Due to the sanctions imposed after Russia’s invasion of Ukraine, Russian airlines are no longer supplied with aircraft and spare parts, and the machines are no longer maintained by European and American manufacturers and service providers.

In early April 2023, the Russian business and financial portal RBC reported that an Airbus A330 aircraft will be sent to Iran for the first time to repair the landing gear. This decision did not come as a surprise, as in Iran the Russian airline does not have to wait for the aircraft to be detained during maintenance.

This is due to the fact that Aeroflot’s A330 aircraft are “dual-registered”. Russian airlines have now re-registered hundreds of passenger aircraft. The planes come from Western aircraft leasing companies that were forced to terminate their leases with Russian airlines because of the sanctions. Therefore, these are aircraft that are still officially registered abroad, but have been transferred to the Russian registry without the consent of the owners. The EU states and the U.S. they are obliged not only to refuse to repair and refuel such aircraft, but also to detain them.

What can Iran gain from this?

Tehran has a long track record of circumventing sanctions. In addition, Iran also has Airbus aircraft and spare parts that Aeroflot needs. However, experts have been puzzled for years about their origin. “There are no legitimate suppliers through which Iran could obtain original parts,” Airbus spokesman Justin Dubon tells DW. Observers do not rule out the possibility that Iran is getting parts through “parallel imports” or from the black market, which could be produced in China or India.

Iran may produce some components itself, but it doesn’t have much to offer Russia, as Iran’s aircraft fleet is not in the best shape. Besides, by the end of 2021, the Union of Iranian Airlines itself had stated that about half of the aircraft in the country were grounded due to a lack of essential spare parts.

It is still too early to say whether Russian aircraft will now be regularly maintained in Iran. An Aeroflot source told RBC that they will have to wait until the A330 aircraft returns. After the repair, it will be decided whether more aircraft can be sent to Iran.

What about flight safety?

“If an aircraft is airworthy, does it matter where it was repaired? I doubt there is anything special about repairs in Iran. I think the technical staff is quite professional,” a former Russian airline pilot, who prefers to remain anonymous, told DW. He left Russia shortly after the invasion of Ukraine, and now works abroad.

However, Western sanctions have significantly affected Russian aviation. As the pilot explains, due to the technical risks, many of his colleagues refused to fly during the pandemic and therefore lost their jobs. Therefore, the remaining pilots will continue to fly so as not to jeopardize their positions. However, a source in the management of a Russian airline admitted to DW that “only in the first year after the sanctions were imposed it was safe to fly to Russia.”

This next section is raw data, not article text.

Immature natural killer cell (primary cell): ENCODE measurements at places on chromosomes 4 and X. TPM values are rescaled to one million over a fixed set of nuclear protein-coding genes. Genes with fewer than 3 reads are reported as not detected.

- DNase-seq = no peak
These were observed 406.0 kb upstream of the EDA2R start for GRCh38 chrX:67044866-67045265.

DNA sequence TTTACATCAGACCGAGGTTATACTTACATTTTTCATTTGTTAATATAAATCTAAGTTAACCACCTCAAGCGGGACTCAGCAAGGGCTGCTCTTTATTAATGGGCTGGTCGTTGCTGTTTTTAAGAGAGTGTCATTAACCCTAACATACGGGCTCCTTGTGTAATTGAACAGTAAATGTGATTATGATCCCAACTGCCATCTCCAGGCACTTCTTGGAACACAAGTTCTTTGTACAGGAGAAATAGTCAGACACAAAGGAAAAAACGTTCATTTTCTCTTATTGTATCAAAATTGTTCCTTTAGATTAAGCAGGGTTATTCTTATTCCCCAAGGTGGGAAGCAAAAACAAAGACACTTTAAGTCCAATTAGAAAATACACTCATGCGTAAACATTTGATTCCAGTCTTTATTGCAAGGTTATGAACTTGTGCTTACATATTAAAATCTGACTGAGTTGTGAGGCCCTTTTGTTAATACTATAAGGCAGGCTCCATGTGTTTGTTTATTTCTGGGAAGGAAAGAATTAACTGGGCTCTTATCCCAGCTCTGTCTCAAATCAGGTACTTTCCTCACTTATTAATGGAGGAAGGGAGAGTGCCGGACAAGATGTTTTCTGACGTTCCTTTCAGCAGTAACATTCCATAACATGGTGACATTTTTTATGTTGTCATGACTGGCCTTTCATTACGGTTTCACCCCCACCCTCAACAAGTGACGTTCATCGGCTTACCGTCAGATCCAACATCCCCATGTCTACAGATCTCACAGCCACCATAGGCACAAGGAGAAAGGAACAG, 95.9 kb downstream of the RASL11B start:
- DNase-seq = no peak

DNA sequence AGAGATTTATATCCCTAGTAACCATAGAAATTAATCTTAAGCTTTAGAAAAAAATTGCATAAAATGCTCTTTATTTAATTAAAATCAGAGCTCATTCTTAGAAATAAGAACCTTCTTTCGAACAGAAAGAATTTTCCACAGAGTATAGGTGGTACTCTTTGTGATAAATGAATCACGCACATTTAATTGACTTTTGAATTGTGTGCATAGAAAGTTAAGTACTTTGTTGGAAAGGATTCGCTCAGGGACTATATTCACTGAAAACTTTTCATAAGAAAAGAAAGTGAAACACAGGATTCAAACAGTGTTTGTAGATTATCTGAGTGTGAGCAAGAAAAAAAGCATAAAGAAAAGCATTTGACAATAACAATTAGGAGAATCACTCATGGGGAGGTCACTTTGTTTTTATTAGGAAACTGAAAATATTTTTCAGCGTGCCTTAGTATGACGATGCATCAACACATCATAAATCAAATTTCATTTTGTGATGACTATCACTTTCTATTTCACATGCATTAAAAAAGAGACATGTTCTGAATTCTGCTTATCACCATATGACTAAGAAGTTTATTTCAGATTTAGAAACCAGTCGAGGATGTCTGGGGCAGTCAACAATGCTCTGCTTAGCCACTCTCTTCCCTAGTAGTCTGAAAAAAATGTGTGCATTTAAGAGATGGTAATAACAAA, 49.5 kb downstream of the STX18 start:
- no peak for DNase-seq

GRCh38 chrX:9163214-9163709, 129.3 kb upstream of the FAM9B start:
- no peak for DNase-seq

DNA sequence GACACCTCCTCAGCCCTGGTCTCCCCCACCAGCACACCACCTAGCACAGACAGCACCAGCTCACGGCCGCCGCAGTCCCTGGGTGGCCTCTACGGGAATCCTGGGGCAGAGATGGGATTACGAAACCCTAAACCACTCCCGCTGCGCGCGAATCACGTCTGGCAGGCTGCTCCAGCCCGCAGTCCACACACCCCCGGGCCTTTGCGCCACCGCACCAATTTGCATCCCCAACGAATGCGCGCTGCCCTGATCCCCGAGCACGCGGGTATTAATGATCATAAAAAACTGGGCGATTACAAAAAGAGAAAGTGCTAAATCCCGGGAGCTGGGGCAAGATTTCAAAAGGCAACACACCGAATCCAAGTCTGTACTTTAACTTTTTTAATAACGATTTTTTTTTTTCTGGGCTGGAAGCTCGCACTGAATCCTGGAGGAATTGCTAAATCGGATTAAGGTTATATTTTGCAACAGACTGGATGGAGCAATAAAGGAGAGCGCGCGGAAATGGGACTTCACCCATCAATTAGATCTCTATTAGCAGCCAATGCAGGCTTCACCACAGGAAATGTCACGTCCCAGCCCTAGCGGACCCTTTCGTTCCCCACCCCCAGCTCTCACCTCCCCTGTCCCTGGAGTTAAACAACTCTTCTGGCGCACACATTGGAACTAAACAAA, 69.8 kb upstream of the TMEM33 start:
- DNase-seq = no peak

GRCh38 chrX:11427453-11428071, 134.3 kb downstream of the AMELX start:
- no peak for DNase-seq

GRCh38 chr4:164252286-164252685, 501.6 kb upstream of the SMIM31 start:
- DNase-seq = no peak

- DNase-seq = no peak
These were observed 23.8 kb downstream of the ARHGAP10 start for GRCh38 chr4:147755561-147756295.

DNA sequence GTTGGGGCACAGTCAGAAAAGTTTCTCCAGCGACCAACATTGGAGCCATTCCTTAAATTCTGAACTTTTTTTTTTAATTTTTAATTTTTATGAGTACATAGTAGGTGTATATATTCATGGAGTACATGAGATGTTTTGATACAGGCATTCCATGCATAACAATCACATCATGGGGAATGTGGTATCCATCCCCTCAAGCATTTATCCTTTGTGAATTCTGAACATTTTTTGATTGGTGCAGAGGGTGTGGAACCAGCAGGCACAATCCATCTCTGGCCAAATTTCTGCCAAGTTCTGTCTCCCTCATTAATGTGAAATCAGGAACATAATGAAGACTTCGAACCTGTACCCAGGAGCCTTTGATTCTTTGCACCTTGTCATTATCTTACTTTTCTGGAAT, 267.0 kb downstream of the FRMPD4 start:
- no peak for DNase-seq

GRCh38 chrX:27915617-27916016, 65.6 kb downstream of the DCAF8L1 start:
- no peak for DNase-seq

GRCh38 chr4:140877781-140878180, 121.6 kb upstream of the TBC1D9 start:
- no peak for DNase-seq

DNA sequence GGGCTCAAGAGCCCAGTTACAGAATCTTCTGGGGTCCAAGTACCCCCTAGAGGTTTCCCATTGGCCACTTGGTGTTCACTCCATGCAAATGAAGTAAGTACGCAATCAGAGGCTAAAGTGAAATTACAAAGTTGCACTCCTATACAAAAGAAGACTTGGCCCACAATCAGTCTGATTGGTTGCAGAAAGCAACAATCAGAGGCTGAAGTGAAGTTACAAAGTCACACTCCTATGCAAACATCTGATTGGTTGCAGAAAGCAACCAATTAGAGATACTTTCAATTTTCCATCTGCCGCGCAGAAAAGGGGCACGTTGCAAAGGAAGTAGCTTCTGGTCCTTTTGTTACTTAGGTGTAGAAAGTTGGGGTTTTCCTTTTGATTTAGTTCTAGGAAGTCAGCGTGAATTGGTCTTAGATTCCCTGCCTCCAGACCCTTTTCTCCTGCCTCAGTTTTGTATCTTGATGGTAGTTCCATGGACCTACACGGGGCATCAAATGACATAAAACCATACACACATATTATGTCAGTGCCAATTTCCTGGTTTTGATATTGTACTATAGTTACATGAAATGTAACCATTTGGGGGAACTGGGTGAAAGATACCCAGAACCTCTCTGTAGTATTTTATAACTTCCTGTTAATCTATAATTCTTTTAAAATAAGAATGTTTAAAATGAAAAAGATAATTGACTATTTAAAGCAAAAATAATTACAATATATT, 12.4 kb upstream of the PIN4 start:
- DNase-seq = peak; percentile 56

Aircraft manufacturer Airbus does not want to assess the risks of servicing Aeroflot aircraft in Iran. A company spokesman said only that each genuine part receives a serial number so the company can track it. However, it is not possible to check spare parts of non-genuine origin, nor services performed in non-certified centers.

What alternatives does Russia have?

As for spare parts, Russia can dismantle existing aircraft or use non-certified spare parts from Turkey or China. “Of course, then there will be more failed repairs and not a single pilot will agree to fly. One cannot drive a car without wheels, just as one cannot fly without certain systems. And if you break all the rules, you don’t know what the consequences will be,” said the Russian ex-pilot.

According to him, a serious problem is the lack of software updates for the aircraft. This could soon become critical for Russian airlines. “If the navigation database is two or three months behind, it’s not that important. Later, however, routes may change and no country will allow planes without updated software to fly in their airspace, not even China.”

As for Aeroflot’s A330 aircraft, it already describes it as “dead”. Russia is not interested in certification or place of repair. Such aircraft could no longer be resold anyway. “They will only be used in the domestic market until their useful life is over or maybe sent back to Iran,” says the pilot.

“Russian” aircraft are also affected

Western sanctions also affect aircraft officially manufactured in Russia. For example, over 75% of the components of the Russian Superjet-100 were purchased from foreign companies. In March 2023, several Russian airlines reported a shortage of spare parts from the US. for the specific type of aircraft, without which it is not possible to continue their operation.

Another Russian aircraft type, the MC-21 aircraft, whose entry into service has been postponed until 2025, also faces the same problem: the lack of components that are not made in Russia but abroad.

“In my opinion, Russia has no future under the current conditions. The Russian aviation industry also has no future. Soon we will go back to the 90s, when there were many accidents,” says the former pilot.